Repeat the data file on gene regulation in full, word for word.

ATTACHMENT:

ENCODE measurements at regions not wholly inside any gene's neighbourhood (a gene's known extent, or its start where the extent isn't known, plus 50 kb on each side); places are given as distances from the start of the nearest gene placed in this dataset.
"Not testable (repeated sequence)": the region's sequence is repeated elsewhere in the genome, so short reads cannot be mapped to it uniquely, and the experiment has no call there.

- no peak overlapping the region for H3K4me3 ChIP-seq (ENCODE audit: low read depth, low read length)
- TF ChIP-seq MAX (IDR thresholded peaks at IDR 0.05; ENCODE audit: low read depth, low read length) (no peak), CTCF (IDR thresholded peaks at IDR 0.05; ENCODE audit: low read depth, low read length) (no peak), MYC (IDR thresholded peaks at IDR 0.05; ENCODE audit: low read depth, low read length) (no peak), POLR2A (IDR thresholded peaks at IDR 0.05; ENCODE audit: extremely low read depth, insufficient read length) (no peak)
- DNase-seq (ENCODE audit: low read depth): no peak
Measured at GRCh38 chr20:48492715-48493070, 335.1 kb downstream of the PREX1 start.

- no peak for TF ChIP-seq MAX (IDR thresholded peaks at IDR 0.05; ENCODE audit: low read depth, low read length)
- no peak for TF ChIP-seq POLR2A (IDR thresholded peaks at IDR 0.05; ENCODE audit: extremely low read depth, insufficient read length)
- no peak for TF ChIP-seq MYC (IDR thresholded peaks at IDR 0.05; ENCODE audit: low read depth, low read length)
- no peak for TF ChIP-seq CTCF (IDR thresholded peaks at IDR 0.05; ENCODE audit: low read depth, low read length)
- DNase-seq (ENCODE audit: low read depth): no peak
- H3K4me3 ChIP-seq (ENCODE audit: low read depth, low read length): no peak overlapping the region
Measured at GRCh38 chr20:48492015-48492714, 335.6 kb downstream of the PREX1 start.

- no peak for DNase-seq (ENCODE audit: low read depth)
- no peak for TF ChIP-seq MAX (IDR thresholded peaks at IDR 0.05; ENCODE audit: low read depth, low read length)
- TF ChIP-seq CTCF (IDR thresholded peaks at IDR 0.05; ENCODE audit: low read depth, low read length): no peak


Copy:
ENCODE measurements at regions not wholly inside any gene's neighbourhood (a gene's known extent, or its start where the extent isn't known, plus 50 kb on each side); places are given as distances from the start of the nearest gene placed in this dataset.
"Not testable (repeated sequence)": the region's sequence is repeated elsewhere in the genome, so short reads cannot be mapped to it uniquely, and the experiment has no call there.

- no peak overlapping the region for H3K4me3 ChIP-seq (ENCODE audit: low read depth, low read length)
- TF ChIP-seq MAX (IDR thresholded peaks at IDR 0.05; ENCODE audit: low read depth, low read length) (no peak), CTCF (IDR thresholded peaks at IDR 0.05; ENCODE audit: low read depth, low read length) (no peak), MYC (IDR thresholded peaks at IDR 0.05; ENCODE audit: low read depth, low read length) (no peak), POLR2A (IDR thresholded peaks at IDR 0.05; ENCODE audit: extremely low read depth, insufficient read length) (no peak)
- DNase-seq (ENCODE audit: low read depth): no peak
Measured at GRCh38 chr20:48492715-48493070, 335.1 kb downstream of the PREX1 start.

- no peak for TF ChIP-seq MAX (IDR thresholded peaks at IDR 0.05; ENCODE audit: low read depth, low read length)
- no peak for TF ChIP-seq POLR2A (IDR thresholded peaks at IDR 0.05; ENCODE audit: extremely low read depth, insufficient read length)
- no peak for TF ChIP-seq MYC (IDR thresholded peaks at IDR 0.05; ENCODE audit: low read depth, low read length)
- no peak for TF ChIP-seq CTCF (IDR thresholded peaks at IDR 0.05; ENCODE audit: low read depth, low read length)
- DNase-seq (ENCODE audit: low read depth): no peak
- H3K4me3 ChIP-seq (ENCODE audit: low read depth, low read length): no peak overlapping the region
Measured at GRCh38 chr20:48492015-48492714, 335.6 kb downstream of the PREX1 start.

- no peak for DNase-seq (ENCODE audit: low read depth)
- no peak for TF ChIP-seq MAX (IDR thresholded peaks at IDR 0.05; ENCODE audit: low read depth, low read length)
- TF ChIP-seq CTCF (IDR thresholded peaks at IDR 0.05; ENCODE audit: low read depth, low read length): no peak